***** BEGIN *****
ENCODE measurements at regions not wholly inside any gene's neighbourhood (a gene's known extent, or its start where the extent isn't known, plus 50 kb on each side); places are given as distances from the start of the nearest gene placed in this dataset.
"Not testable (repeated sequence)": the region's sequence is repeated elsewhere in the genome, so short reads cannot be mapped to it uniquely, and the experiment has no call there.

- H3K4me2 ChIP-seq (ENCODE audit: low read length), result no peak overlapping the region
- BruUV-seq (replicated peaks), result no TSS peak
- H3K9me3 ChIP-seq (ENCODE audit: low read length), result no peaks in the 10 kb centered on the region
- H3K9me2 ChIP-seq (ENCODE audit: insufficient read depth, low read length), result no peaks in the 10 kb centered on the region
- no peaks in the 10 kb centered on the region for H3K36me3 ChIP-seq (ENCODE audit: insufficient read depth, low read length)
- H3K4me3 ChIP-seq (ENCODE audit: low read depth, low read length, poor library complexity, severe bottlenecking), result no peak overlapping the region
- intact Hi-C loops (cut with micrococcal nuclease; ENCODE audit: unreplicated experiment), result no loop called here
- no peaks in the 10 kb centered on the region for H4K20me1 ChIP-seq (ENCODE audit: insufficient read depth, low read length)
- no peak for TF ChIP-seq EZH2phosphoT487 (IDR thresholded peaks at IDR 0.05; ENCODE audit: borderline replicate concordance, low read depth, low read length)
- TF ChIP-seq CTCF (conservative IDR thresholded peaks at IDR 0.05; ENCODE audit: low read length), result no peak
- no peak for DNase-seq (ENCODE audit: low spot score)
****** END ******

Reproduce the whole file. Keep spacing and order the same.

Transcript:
ENCODE measurements at regions not wholly inside any gene's neighbourhood (a gene's known extent, or its start where the extent isn't known, plus 50 kb on each side); places are given as distances from the start of the nearest gene placed in this dataset.
"Not testable (repeated sequence)": the region's sequence is repeated elsewhere in the genome, so short reads cannot be mapped to it uniquely, and the experiment has no call there.

- H3K4me2 ChIP-seq (ENCODE audit: low read length), result no peak overlapping the region
- BruUV-seq (replicated peaks), result no TSS peak
- H3K9me3 ChIP-seq (ENCODE audit: low read length), result no peaks in the 10 kb centered on the region
- H3K9me2 ChIP-seq (ENCODE audit: insufficient read depth, low read length), result no peaks in the 10 kb centered on the region
- no peaks in the 10 kb centered on the region for H3K36me3 ChIP-seq (ENCODE audit: insufficient read depth, low read length)
- H3K4me3 ChIP-seq (ENCODE audit: low read depth, low read length, poor library complexity, severe bottlenecking), result no peak overlapping the region
- intact Hi-C loops (cut with micrococcal nuclease; ENCODE audit: unreplicated experiment), result no loop called here
- no peaks in the 10 kb centered on the region for H4K20me1 ChIP-seq (ENCODE audit: insufficient read depth, low read length)
- no peak for TF ChIP-seq EZH2phosphoT487 (IDR thresholded peaks at IDR 0.05; ENCODE audit: borderline replicate concordance, low read depth, low read length)
- TF ChIP-seq CTCF (conservative IDR thresholded peaks at IDR 0.05; ENCODE audit: low read length), result no peak
- no peak for DNase-seq (ENCODE audit: low spot score)